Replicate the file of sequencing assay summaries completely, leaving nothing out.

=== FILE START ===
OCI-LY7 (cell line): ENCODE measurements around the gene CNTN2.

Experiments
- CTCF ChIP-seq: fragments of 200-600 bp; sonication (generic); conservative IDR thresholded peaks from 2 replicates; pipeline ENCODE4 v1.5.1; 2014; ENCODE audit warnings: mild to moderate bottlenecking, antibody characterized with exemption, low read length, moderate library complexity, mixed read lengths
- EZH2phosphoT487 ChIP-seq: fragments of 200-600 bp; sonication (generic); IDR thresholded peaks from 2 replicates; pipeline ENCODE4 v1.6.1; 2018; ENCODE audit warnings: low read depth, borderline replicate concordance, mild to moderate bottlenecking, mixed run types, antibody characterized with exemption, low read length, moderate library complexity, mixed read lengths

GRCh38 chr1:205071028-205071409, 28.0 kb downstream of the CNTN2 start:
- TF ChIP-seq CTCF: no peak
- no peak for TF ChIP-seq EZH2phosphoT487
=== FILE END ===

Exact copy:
OCI-LY7 (cell line): ENCODE measurements around the gene CNTN2.

Experiments
- CTCF ChIP-seq: fragments of 200-600 bp; sonication (generic); conservative IDR thresholded peaks from 2 replicates; pipeline ENCODE4 v1.5.1; 2014; ENCODE audit warnings: mild to moderate bottlenecking, antibody characterized with exemption, low read length, moderate library complexity, mixed read lengths
- EZH2phosphoT487 ChIP-seq: fragments of 200-600 bp; sonication (generic); IDR thresholded peaks from 2 replicates; pipeline ENCODE4 v1.6.1; 2018; ENCODE audit warnings: low read depth, borderline replicate concordance, mild to moderate bottlenecking, mixed run types, antibody characterized with exemption, low read length, moderate library complexity, mixed read lengths

GRCh38 chr1:205071028-205071409, 28.0 kb downstream of the CNTN2 start:
- TF ChIP-seq CTCF: no peak
- no peak for TF ChIP-seq EZH2phosphoT487